A conceptual theoretical framework to integrally assess the possible impacts of climate change on domestic irrigation water use
Keywords:climate change, outdoor water use, end-use model, irrigation water use
Southern Africa is likely to experience higher evapotranspiration and altered rainfall characteristics due to global warming and climate change. Climate-driven water use may potentially stress water supply facilities due to increased demand and reduced surface water yield. This paper presents a conceptual theoretical framework for assessing impacts of climate change on domestic irrigation water use. The prediction of climatic conditions that may potentially influence future water use is reviewed together with regional capacity for downscaling global climate projections. The impact assessment of water use is based on the modification and adaptation of an existing end-use model for water demand to include parameters for climate change. The Penman-Monteith equation and the soil water balance equation are incorporated for the estimation of daily water needs of vegetated areas in residential properties. The paper also discusses data requirements and a calibration procedure to improve model fit to the observed domestic irrigation water use. The proposed approach could form a basis for constructing a detailed model for planning various adaption measures relating to climate-driven domestic irrigation water use.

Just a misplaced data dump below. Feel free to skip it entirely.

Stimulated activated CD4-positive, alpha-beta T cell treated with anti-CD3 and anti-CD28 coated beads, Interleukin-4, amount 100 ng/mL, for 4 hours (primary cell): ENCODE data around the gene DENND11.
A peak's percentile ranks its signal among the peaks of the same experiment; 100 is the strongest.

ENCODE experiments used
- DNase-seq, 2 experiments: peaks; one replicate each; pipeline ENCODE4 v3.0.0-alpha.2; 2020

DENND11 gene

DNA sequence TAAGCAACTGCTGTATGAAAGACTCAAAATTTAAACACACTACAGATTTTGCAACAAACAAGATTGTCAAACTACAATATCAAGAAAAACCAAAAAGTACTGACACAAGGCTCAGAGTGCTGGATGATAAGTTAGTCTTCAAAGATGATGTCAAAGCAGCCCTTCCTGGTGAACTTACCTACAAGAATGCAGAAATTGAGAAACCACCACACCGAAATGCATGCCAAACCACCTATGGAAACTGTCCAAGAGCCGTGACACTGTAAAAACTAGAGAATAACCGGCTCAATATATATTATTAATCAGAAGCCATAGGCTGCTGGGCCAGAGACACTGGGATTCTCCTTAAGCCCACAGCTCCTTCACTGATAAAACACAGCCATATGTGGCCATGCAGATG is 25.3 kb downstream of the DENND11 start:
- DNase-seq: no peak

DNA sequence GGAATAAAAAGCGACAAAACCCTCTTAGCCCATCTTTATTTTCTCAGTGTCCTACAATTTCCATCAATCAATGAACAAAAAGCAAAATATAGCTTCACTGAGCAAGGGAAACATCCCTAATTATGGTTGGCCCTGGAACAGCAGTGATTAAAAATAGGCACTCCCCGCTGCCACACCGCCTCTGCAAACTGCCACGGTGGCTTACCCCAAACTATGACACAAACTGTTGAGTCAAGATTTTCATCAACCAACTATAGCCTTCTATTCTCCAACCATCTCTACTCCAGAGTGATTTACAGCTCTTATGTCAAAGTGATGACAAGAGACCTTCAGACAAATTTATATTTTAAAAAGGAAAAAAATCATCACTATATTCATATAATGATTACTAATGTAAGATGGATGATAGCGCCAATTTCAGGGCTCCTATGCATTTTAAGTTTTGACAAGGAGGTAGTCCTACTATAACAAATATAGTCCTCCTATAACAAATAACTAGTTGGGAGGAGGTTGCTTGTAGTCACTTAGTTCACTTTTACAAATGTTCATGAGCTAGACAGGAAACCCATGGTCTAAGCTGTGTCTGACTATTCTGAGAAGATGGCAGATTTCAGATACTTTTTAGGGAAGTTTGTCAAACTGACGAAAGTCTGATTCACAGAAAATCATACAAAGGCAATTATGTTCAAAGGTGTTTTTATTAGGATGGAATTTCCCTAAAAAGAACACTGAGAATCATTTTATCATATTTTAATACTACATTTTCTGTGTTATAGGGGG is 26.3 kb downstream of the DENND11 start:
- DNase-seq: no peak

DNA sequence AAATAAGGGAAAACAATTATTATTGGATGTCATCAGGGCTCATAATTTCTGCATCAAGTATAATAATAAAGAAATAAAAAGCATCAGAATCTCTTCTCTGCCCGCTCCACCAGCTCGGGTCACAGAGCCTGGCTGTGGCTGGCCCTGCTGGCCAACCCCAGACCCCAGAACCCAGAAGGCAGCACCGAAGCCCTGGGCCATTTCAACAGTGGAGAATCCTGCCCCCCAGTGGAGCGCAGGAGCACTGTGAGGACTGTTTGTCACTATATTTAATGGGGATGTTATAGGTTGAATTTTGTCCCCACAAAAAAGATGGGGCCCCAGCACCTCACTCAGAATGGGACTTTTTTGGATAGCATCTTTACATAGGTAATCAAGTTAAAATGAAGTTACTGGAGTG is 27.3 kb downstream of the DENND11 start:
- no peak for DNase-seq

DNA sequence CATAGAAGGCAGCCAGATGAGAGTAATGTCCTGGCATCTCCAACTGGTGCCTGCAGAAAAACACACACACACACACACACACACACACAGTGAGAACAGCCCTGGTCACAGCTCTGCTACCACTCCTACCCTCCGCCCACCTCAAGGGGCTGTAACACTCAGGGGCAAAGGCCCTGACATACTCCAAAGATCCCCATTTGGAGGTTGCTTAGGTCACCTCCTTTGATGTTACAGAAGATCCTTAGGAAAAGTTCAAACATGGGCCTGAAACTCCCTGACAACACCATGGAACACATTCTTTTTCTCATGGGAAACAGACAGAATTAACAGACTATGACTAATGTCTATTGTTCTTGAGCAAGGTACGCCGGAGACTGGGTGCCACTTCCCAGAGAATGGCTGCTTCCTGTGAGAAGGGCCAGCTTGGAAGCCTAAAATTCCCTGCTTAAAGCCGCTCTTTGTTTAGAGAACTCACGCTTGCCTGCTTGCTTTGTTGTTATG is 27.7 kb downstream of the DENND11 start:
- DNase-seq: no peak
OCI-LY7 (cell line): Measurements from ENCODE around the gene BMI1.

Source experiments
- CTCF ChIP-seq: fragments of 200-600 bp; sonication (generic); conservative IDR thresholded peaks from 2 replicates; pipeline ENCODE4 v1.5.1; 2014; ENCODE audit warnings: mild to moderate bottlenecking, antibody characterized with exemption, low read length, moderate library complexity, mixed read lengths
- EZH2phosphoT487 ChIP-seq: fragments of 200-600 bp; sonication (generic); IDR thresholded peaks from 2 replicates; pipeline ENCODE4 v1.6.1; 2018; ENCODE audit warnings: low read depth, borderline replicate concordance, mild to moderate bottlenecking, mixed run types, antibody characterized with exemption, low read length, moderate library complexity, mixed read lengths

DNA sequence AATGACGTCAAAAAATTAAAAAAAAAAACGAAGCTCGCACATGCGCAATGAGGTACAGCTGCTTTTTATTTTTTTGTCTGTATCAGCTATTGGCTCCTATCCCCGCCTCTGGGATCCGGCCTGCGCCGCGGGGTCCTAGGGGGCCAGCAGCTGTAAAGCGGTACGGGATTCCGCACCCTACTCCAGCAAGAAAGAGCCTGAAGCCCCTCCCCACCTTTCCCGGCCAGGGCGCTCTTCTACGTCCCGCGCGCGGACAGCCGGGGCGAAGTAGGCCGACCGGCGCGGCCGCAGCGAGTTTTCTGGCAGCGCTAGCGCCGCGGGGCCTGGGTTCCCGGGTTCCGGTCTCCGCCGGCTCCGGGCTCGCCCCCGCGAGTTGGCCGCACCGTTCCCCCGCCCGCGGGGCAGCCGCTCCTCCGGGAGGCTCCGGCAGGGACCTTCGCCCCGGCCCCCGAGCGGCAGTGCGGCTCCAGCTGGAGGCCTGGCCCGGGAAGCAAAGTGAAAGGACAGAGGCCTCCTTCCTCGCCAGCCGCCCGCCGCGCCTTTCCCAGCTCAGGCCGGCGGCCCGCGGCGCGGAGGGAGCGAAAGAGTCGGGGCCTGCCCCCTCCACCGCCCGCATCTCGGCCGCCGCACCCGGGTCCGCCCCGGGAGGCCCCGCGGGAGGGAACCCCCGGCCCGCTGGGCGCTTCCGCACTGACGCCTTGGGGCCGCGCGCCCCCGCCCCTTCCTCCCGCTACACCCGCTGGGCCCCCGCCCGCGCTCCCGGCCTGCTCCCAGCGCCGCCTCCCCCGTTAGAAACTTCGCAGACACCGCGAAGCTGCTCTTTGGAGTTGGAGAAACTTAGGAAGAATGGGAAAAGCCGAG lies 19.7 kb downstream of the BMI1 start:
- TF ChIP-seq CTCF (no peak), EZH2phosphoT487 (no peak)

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Copyright (c) 2022 Chikondi Makwiza, Musandji Fuamba, Fadoua Houssa, Heinz Erasmus Jacobs
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